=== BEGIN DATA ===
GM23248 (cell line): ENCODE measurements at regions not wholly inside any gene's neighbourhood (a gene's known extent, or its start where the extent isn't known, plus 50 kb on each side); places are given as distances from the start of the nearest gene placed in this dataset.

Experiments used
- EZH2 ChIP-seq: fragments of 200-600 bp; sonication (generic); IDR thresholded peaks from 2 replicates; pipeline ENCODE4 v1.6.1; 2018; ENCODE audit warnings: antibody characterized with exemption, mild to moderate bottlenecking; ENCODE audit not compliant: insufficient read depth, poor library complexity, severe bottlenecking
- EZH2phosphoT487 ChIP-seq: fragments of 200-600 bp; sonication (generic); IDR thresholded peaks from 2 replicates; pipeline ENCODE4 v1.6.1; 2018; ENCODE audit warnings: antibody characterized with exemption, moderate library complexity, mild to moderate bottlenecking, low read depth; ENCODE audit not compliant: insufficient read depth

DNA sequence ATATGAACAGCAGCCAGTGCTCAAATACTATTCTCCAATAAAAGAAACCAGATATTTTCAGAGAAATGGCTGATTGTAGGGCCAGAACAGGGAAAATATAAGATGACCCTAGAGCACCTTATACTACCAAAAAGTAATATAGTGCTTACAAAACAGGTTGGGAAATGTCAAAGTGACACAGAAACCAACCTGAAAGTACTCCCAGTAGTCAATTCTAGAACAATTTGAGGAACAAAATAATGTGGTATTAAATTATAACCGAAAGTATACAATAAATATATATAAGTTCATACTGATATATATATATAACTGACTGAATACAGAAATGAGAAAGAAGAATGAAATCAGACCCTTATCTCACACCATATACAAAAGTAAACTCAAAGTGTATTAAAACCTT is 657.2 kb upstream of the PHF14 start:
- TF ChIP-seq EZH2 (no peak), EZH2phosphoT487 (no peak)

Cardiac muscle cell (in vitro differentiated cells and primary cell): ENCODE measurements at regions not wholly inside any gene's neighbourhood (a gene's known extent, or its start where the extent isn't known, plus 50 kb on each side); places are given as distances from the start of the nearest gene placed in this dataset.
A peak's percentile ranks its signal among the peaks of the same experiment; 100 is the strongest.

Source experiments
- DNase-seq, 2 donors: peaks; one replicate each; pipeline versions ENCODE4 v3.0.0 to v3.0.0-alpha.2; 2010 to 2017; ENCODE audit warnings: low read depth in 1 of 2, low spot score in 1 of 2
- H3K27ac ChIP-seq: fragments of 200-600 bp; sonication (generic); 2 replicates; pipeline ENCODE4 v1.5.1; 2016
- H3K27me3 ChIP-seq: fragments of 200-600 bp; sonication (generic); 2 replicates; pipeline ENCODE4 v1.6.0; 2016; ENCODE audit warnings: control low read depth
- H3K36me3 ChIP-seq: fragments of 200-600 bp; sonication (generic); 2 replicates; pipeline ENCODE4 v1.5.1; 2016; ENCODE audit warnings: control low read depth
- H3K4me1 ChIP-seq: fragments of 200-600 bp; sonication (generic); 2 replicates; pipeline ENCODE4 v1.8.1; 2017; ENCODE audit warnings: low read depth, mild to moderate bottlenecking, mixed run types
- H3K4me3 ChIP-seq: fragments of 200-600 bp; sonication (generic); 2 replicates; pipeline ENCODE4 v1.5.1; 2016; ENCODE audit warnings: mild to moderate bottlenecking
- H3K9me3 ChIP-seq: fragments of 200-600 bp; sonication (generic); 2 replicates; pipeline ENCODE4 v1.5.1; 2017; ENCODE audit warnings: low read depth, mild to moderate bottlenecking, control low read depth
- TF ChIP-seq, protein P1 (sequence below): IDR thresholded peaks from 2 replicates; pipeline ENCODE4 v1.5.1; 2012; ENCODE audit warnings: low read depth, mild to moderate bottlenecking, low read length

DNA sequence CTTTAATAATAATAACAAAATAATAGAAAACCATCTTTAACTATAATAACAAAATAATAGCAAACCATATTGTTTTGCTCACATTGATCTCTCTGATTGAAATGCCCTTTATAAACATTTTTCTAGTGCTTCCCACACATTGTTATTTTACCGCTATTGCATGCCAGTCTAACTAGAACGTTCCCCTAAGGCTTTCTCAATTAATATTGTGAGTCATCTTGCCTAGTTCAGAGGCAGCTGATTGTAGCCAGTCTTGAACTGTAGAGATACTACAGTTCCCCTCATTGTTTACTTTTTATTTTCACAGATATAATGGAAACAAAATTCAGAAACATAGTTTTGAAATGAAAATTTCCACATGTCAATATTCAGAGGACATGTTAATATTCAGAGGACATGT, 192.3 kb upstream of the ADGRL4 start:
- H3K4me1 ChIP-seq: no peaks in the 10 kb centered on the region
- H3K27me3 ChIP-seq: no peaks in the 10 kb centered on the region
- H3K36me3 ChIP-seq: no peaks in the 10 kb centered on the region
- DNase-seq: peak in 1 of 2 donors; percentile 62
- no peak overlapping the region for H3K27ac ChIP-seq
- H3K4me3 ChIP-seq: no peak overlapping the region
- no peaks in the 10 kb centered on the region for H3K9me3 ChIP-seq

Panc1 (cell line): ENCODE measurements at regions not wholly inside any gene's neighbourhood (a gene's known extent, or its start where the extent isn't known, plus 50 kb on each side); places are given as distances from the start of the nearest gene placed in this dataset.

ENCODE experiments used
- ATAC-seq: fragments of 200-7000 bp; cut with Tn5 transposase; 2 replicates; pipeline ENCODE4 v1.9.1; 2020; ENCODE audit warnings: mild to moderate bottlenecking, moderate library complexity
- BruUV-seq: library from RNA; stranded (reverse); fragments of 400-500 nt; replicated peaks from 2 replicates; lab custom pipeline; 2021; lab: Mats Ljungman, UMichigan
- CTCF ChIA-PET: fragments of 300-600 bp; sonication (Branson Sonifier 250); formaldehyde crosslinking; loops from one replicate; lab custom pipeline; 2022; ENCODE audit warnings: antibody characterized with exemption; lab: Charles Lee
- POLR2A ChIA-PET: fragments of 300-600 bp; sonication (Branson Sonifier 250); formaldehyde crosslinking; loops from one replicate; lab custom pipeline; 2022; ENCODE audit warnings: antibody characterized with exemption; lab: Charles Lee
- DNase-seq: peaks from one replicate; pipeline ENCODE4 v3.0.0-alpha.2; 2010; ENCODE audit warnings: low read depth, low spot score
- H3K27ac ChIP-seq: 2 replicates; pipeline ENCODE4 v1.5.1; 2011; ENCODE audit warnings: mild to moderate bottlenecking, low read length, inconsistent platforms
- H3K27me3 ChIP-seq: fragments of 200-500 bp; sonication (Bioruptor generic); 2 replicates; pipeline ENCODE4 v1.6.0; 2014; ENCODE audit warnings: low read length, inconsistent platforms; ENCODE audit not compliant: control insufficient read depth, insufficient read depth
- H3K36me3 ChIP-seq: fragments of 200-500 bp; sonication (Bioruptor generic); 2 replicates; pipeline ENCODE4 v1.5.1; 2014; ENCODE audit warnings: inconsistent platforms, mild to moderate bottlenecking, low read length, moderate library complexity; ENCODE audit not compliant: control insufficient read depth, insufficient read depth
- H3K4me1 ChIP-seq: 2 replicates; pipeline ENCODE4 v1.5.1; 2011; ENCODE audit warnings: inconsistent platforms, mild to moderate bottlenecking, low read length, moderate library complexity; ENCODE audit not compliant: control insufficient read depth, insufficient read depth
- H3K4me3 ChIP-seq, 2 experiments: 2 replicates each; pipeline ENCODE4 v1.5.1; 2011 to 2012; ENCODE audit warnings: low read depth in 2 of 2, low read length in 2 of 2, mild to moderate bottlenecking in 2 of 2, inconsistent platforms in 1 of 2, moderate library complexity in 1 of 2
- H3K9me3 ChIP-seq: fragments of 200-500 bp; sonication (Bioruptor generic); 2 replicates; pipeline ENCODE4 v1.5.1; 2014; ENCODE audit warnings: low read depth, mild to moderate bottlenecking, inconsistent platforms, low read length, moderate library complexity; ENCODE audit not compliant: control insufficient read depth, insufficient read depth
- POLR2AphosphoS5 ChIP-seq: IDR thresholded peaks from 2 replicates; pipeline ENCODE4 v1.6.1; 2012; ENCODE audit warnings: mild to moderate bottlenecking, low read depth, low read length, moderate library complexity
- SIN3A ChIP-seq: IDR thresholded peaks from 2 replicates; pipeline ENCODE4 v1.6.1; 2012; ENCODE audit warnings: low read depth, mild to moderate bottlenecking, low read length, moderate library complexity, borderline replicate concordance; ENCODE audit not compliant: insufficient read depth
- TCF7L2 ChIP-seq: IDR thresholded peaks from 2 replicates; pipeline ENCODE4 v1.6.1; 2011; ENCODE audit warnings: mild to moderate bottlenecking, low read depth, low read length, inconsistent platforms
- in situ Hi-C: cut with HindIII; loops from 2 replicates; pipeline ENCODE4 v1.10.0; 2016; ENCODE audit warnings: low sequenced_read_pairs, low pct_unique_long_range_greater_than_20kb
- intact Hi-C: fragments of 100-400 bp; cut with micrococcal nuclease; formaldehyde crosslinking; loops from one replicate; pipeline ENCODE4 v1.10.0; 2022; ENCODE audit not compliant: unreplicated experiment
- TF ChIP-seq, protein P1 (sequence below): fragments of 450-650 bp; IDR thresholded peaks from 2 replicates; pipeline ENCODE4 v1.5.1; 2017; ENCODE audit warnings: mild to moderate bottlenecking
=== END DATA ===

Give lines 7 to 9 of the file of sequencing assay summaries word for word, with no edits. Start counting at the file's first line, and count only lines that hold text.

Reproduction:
Cardiac muscle cell (in vitro differentiated cells and primary cell): ENCODE measurements at regions not wholly inside any gene's neighbourhood (a gene's known extent, or its start where the extent isn't known, plus 50 kb on each side); places are given as distances from the start of the nearest gene placed in this dataset.
A peak's percentile ranks its signal among the peaks of the same experiment; 100 is the strongest.

Source experiments